Obviously, these two passages relate to the same temple: as I set out in my page on the Cult of Vediovis, pace Livy 34: 53, as well as Ovid and Vitruvius, who seem to have followed him) it was almost certainly the Temple of Vediovis on the island, the dies natalis of which (1st January) is recorded in three of the surviving calendar-based fasti:

  1. fasti Antiates Maiores (84-55 BC): Aescula(pio) Co[r]o(ndini) Vedioue

  2. fasti Magistrorum vici (late 1st century BC): Aesc(ulapio) [Ved(ioui)]; and

  3. fasti Praenestini (6-9 AD): [Aescu]lapio Vedioui in insula.

In other words, despite a considerable amount of confusion among the surviving sources, it is likely that the temple that Furius vowed as praetor in 200 BC was built on the Tiber Island and dedicated to Vediovis on 1st January 194 BC.  As I discuss in my page on the Cult of Vediovis, it seems likely that this dedication constituted the introduction of the cult to Rome.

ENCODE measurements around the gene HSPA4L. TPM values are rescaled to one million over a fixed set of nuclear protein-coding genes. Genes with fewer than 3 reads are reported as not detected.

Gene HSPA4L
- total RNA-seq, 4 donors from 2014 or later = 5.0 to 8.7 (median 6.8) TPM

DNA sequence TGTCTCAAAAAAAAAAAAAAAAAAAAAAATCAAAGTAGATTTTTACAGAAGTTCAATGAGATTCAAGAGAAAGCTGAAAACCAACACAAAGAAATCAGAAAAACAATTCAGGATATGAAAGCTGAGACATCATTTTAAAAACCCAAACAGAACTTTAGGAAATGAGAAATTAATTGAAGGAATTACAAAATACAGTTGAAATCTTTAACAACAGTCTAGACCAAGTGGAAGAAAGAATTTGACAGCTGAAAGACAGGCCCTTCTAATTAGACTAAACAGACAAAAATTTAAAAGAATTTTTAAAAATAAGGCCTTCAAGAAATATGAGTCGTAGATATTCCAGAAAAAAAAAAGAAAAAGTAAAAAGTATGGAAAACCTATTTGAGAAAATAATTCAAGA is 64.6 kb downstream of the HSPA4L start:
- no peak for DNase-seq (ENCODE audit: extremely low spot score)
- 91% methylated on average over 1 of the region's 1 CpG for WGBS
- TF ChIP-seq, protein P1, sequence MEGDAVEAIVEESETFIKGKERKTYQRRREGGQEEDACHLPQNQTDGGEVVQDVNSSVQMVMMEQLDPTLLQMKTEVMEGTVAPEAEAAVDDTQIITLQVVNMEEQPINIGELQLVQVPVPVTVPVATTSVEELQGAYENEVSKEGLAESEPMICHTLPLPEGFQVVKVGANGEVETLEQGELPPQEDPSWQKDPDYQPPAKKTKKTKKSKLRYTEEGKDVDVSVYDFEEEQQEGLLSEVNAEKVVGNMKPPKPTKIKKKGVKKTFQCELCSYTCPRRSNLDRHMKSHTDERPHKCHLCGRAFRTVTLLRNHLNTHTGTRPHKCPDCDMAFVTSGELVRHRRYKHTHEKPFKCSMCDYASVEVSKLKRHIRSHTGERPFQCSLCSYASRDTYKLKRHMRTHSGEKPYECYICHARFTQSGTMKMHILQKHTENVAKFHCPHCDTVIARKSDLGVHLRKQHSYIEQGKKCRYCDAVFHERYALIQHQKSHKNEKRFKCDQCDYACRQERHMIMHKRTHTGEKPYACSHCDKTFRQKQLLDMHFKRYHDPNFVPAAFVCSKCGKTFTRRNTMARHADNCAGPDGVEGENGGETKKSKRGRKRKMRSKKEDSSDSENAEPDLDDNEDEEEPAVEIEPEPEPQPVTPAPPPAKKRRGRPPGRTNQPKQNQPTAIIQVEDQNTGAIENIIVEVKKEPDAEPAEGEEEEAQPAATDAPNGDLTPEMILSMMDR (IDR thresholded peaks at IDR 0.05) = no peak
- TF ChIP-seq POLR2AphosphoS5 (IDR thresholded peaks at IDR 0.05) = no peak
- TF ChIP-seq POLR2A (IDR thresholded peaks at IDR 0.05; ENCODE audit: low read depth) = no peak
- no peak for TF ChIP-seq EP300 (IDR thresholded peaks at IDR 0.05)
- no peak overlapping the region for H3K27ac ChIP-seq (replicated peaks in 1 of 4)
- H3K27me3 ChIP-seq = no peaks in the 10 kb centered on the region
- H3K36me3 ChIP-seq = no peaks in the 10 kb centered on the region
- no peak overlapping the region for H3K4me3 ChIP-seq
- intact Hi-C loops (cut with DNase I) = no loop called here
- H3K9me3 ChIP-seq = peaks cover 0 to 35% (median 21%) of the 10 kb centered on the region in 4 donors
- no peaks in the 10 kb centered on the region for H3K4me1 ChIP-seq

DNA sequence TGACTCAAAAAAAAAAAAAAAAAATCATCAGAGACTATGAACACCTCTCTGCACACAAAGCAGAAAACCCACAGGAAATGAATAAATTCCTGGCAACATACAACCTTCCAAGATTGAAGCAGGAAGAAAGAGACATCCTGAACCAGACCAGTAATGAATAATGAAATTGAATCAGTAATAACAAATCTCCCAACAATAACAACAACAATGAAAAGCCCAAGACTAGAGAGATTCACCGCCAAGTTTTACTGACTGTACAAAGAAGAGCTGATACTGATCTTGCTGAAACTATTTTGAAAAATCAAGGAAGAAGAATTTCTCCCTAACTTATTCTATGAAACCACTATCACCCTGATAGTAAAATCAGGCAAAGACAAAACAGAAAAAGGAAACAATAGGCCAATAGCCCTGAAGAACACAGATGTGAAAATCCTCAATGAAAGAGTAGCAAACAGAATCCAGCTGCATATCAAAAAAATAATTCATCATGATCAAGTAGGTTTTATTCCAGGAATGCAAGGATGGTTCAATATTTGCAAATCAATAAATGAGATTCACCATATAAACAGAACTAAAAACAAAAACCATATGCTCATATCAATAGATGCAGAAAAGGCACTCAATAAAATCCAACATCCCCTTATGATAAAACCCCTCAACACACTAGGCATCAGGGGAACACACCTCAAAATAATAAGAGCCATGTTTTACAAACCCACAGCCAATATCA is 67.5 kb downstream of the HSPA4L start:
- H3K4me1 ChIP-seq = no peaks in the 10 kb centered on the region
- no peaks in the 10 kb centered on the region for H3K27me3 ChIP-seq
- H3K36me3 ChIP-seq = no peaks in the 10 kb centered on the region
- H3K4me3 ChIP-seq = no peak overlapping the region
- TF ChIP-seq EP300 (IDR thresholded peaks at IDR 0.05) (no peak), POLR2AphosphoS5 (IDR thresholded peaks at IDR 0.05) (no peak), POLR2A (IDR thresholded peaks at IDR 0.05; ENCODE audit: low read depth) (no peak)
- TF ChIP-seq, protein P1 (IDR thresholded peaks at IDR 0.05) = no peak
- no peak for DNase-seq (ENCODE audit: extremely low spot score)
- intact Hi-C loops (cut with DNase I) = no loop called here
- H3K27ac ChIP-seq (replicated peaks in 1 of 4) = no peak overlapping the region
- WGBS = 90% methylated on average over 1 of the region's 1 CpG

The start of 194 BC must have witnessed an intense period of religious activity on the Tiber island: this Temple of Vediovis was dedicated on 1st January:

  1. at the time of the festival celebrating the dedication of the venerable Temple of Aesculapius here in or soon after 293 BC; and

  2. just six weeks before the dedication of the Temple of Faunus (above).

Temple of Juno Sospita in the Forum Holitorium (194 BC)

It is almost certain that a temple to Juno Sospita was also dedicated in the first six weeks of 194 BC, this time in the Forum Holitorium.  However, once again, the sources are confused.